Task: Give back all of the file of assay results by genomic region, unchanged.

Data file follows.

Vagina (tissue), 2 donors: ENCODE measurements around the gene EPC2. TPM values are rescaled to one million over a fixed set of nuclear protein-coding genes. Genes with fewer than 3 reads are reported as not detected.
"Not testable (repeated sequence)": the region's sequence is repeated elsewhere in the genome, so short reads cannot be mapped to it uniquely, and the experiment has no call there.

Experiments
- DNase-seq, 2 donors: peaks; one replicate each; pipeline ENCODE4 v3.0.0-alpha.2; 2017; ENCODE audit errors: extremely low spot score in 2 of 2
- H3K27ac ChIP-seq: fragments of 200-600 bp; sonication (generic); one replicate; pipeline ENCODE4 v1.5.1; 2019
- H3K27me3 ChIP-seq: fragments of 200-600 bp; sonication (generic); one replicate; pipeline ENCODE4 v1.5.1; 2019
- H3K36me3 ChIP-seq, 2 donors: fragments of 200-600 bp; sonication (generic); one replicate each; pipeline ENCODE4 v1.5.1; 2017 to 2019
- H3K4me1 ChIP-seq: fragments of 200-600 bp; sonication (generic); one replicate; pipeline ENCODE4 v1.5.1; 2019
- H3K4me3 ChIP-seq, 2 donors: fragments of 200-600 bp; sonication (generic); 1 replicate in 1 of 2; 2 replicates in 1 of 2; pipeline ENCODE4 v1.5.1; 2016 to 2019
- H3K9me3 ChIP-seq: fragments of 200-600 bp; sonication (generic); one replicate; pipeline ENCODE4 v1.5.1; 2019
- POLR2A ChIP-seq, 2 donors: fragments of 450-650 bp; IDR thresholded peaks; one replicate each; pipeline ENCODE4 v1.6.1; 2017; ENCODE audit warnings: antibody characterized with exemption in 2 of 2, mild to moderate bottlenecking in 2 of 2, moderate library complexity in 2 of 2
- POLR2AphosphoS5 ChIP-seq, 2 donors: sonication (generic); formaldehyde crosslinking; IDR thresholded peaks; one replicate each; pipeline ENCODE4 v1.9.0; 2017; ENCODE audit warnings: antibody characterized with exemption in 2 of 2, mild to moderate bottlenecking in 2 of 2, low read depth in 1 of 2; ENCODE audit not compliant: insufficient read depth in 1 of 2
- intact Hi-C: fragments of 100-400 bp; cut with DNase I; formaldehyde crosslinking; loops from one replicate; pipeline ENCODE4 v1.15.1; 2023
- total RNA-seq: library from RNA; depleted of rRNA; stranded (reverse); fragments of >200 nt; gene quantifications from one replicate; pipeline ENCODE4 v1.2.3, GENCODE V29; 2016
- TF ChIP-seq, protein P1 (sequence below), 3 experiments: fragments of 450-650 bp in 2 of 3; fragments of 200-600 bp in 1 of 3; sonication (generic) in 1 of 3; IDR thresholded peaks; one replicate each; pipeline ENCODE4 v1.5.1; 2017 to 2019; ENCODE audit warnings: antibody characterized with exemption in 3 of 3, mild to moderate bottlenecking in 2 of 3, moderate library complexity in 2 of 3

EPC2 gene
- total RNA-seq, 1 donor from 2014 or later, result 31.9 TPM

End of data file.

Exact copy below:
Vagina (tissue), 2 donors: ENCODE measurements around the gene EPC2. TPM values are rescaled to one million over a fixed set of nuclear protein-coding genes. Genes with fewer than 3 reads are reported as not detected.
"Not testable (repeated sequence)": the region's sequence is repeated elsewhere in the genome, so short reads cannot be mapped to it uniquely, and the experiment has no call there.

Experiments
- DNase-seq, 2 donors: peaks; one replicate each; pipeline ENCODE4 v3.0.0-alpha.2; 2017; ENCODE audit errors: extremely low spot score in 2 of 2
- H3K27ac ChIP-seq: fragments of 200-600 bp; sonication (generic); one replicate; pipeline ENCODE4 v1.5.1; 2019
- H3K27me3 ChIP-seq: fragments of 200-600 bp; sonication (generic); one replicate; pipeline ENCODE4 v1.5.1; 2019
- H3K36me3 ChIP-seq, 2 donors: fragments of 200-600 bp; sonication (generic); one replicate each; pipeline ENCODE4 v1.5.1; 2017 to 2019
- H3K4me1 ChIP-seq: fragments of 200-600 bp; sonication (generic); one replicate; pipeline ENCODE4 v1.5.1; 2019
- H3K4me3 ChIP-seq, 2 donors: fragments of 200-600 bp; sonication (generic); 1 replicate in 1 of 2; 2 replicates in 1 of 2; pipeline ENCODE4 v1.5.1; 2016 to 2019
- H3K9me3 ChIP-seq: fragments of 200-600 bp; sonication (generic); one replicate; pipeline ENCODE4 v1.5.1; 2019
- POLR2A ChIP-seq, 2 donors: fragments of 450-650 bp; IDR thresholded peaks; one replicate each; pipeline ENCODE4 v1.6.1; 2017; ENCODE audit warnings: antibody characterized with exemption in 2 of 2, mild to moderate bottlenecking in 2 of 2, moderate library complexity in 2 of 2
- POLR2AphosphoS5 ChIP-seq, 2 donors: sonication (generic); formaldehyde crosslinking; IDR thresholded peaks; one replicate each; pipeline ENCODE4 v1.9.0; 2017; ENCODE audit warnings: antibody characterized with exemption in 2 of 2, mild to moderate bottlenecking in 2 of 2, low read depth in 1 of 2; ENCODE audit not compliant: insufficient read depth in 1 of 2
- intact Hi-C: fragments of 100-400 bp; cut with DNase I; formaldehyde crosslinking; loops from one replicate; pipeline ENCODE4 v1.15.1; 2023
- total RNA-seq: library from RNA; depleted of rRNA; stranded (reverse); fragments of >200 nt; gene quantifications from one replicate; pipeline ENCODE4 v1.2.3, GENCODE V29; 2016
- TF ChIP-seq, protein P1 (sequence below), 3 experiments: fragments of 450-650 bp in 2 of 3; fragments of 200-600 bp in 1 of 3; sonication (generic) in 1 of 3; IDR thresholded peaks; one replicate each; pipeline ENCODE4 v1.5.1; 2017 to 2019; ENCODE audit warnings: antibody characterized with exemption in 3 of 3, mild to moderate bottlenecking in 2 of 3, moderate library complexity in 2 of 3

EPC2 gene
- total RNA-seq, 1 donor from 2014 or later, result 31.9 TPM